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ORIGINAL ARTICLE
Year : 2018  |  Volume : 6  |  Issue : 2  |  Page : 45-52

Assessment of Sleep and Quality of Life Among Chronic Obstructive Airways Disease Patients


1 Department of Psychiatry, Govind Ballabh Pant Institute of Medical Education and Research, New Delhi, India
2 Department Respiratory Medicine, ESIC Medical College, Faridabad, Haryana, India
3 Department of Community Medicine, North Delhi Municipal Corporation Medical College and Hindu Rao Hospital, New Delhi, India

Correspondence Address:
Ruchi Sachdeva
Department Respiratory Medicine, ESIC Medical College, Faridabad, Haryana
India
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Source of Support: None, Conflict of Interest: None


DOI: 10.4103/jacp.jacp_20_17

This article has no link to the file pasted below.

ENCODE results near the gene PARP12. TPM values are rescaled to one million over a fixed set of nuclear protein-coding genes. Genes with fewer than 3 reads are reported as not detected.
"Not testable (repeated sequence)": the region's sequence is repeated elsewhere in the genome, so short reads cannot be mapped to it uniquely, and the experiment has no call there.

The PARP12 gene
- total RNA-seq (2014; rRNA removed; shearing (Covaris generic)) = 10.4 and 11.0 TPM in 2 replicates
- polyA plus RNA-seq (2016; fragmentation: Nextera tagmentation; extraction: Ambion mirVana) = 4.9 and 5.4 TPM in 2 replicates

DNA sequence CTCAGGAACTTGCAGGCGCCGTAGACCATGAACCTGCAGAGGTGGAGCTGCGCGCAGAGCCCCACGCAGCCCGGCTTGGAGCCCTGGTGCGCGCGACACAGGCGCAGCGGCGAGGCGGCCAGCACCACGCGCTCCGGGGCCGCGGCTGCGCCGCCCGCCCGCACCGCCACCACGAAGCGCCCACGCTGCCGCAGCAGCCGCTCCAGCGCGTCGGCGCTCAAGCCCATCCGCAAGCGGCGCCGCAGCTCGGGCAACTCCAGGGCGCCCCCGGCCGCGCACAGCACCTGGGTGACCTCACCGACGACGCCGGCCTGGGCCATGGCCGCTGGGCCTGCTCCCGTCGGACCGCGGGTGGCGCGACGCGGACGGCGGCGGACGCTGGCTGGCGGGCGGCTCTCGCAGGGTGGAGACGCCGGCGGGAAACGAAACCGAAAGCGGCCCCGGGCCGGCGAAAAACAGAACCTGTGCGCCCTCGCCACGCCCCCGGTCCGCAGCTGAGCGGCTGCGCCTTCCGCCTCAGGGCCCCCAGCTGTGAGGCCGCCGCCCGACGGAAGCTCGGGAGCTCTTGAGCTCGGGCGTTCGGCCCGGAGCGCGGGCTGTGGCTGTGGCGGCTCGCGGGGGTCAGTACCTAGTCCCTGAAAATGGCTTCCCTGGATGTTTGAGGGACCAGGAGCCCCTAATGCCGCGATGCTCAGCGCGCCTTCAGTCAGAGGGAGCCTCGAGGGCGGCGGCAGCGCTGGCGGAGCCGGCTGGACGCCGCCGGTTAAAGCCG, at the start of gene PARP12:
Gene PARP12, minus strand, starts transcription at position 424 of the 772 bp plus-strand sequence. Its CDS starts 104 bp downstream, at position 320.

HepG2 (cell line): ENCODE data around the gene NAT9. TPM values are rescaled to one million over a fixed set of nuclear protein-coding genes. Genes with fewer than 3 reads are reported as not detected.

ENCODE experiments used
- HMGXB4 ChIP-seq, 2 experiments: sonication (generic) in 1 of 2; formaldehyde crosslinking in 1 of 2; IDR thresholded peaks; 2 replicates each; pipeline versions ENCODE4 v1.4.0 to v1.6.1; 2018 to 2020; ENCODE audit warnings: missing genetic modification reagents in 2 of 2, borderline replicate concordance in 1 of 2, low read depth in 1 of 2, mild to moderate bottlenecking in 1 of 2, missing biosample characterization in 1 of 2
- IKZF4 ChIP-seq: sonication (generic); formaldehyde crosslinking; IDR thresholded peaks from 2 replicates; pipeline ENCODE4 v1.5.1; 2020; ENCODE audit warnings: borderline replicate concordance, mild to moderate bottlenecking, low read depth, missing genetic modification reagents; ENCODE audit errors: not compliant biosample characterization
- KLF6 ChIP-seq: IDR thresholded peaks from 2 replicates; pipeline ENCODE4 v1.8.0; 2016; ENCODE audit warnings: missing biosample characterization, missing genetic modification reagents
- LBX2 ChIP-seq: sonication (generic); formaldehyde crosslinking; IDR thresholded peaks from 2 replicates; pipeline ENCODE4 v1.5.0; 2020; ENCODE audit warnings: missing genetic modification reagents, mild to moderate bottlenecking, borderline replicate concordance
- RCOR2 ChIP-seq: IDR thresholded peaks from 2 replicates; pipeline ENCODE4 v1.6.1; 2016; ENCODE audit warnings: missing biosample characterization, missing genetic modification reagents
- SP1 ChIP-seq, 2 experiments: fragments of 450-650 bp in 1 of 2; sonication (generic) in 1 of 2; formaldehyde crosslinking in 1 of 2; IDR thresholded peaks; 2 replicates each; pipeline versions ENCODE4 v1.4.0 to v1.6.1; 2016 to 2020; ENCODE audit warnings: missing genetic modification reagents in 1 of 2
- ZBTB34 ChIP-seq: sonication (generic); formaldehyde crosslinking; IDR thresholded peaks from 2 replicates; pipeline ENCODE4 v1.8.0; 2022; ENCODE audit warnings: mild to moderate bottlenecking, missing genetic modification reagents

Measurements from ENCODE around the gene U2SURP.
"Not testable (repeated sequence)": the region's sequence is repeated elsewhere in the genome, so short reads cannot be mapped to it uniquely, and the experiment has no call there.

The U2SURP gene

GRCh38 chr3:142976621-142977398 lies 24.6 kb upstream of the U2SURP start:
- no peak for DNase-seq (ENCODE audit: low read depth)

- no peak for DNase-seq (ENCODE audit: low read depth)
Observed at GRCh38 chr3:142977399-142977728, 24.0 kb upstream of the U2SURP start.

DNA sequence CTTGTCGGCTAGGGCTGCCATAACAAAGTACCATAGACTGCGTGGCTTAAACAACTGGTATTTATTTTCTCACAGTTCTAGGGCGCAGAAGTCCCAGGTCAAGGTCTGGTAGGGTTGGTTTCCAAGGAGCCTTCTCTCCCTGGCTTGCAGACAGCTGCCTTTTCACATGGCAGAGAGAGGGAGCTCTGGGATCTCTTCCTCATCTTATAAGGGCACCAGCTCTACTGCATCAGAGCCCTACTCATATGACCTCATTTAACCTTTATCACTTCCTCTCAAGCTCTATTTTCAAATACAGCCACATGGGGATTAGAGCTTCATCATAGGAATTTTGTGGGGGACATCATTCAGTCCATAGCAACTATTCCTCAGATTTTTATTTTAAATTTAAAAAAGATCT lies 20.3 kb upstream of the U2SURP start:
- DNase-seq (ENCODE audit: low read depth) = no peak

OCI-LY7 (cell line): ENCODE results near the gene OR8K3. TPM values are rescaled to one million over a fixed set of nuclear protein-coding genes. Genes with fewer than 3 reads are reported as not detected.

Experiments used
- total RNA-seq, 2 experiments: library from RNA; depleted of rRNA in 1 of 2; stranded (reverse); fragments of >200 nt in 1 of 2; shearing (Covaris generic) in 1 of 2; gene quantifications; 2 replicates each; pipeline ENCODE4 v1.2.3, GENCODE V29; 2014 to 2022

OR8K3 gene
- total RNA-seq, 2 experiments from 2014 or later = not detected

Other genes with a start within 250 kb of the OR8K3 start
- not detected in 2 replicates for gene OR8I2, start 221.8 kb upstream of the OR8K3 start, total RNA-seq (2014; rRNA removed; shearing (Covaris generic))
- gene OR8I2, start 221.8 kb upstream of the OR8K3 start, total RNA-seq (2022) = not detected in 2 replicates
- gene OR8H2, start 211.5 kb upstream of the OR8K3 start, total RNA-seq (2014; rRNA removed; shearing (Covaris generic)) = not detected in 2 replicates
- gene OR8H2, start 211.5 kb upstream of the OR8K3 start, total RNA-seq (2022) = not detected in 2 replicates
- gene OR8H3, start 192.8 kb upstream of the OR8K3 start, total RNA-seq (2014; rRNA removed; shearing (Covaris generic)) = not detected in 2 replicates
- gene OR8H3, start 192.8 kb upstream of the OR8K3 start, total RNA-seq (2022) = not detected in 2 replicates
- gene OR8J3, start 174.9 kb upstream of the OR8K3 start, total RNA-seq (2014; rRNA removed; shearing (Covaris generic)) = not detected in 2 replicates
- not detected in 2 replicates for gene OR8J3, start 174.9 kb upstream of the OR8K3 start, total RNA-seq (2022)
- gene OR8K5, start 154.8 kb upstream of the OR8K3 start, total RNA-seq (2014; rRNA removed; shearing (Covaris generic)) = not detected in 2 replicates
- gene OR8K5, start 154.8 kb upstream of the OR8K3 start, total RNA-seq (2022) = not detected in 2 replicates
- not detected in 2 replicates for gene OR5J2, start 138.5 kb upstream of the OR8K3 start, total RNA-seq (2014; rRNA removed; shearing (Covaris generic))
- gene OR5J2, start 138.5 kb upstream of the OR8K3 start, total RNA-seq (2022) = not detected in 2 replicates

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Objective: To assess sleep and quality of life among chronic obstructive airway disease patients. Materials and Methods: Patients with primary, mild-to-moderate, stable chronic obstructive airways disease [asthma and chronic obstructive pulmonary disease (COPD)] on treatment visiting outpatient department of a government hospital were interviewed using a predesigned, pretested, semi-structure schedule. The patients were then administered standardized Pittsburgh sleep quality index (PSQI), St. George’s respiratory questionnaire (SGRQ), and Epworth sleepiness scale (ESS) questionnaires. Patients with any other known chronic disease, chest deformity, or long-term oxygen therapy were excluded. Using purposive sampling frame, 120 chest patients (asthma and COPD) and in addition, 30 ambulatory patients without having any underlying chronic respiratory diseases were also recruited for comparison purpose. Results: Mean age was 50.2 years. Mean duration of sleep during night was 5.40 h [±1.6; 95% confidence interval (CI) = 4.98–5.82] for patients with COPD; 5.53 h (±1.6; 95% CI = 5.11–5.95) for patients with asthma, and 6.97 h (±1.0; 95% CI = 6.57–7.36) for control patients (P < 0.001). It was noticed that 63.3% of control patients had at least 6 h of night sleep in comparison to 23.3% of chest patients (P < 0.01). Good PSQI score (up to 5 points) was found in 86.6% of control patients while it was found only in 35.0% of chest patients (P < 0.01); mean PSQI score among asthma was 8.08, 8.06 (COPD), and 3.46 among control patients, respectively. All the control patients (100%) reported good score for quality of life while chest patients reported good score for SGRQ (activity, impact, and symptoms) as 64.1, 83.3, and 82.5%, respectively (P < 0.01). Based on ESS, none of the patients complained of daytime sleepiness. To conclude, poor sleep was noticed in our study sample.


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